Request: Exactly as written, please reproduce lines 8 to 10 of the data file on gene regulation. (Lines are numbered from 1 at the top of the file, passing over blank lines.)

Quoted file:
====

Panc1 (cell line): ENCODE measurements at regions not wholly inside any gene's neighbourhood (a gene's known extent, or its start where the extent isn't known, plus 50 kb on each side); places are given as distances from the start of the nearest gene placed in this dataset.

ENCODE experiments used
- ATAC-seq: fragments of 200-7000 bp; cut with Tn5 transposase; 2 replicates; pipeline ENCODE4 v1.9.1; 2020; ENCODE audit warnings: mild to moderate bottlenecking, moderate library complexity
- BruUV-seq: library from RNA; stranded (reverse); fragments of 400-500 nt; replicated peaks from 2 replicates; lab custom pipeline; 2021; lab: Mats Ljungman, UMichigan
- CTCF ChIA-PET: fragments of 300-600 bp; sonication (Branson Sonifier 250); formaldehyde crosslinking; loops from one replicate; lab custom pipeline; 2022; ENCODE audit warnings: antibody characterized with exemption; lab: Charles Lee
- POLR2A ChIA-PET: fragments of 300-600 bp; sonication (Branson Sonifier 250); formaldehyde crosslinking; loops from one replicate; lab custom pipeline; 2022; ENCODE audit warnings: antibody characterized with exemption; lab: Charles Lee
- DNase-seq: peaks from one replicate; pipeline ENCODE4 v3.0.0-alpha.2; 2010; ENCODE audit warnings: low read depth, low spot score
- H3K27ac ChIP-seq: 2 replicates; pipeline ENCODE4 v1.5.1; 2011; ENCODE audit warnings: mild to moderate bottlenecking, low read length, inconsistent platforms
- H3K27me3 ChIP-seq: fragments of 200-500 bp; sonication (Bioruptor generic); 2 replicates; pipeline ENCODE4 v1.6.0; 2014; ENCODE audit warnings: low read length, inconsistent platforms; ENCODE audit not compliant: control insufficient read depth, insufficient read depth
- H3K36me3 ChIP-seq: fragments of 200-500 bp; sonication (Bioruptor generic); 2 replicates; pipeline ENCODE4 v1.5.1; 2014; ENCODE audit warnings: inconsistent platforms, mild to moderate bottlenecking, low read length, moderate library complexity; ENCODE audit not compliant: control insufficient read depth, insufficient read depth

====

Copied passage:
- H3K27ac ChIP-seq: 2 replicates; pipeline ENCODE4 v1.5.1; 2011; ENCODE audit warnings: mild to moderate bottlenecking, low read length, inconsistent platforms
- H3K27me3 ChIP-seq: fragments of 200-500 bp; sonication (Bioruptor generic); 2 replicates; pipeline ENCODE4 v1.6.0; 2014; ENCODE audit warnings: low read length, inconsistent platforms; ENCODE audit not compliant: control insufficient read depth, insufficient read depth
- H3K36me3 ChIP-seq: fragments of 200-500 bp; sonication (Bioruptor generic); 2 replicates; pipeline ENCODE4 v1.5.1; 2014; ENCODE audit warnings: inconsistent platforms, mild to moderate bottlenecking, low read length, moderate library complexity; ENCODE audit not compliant: control insufficient read depth, insufficient read depth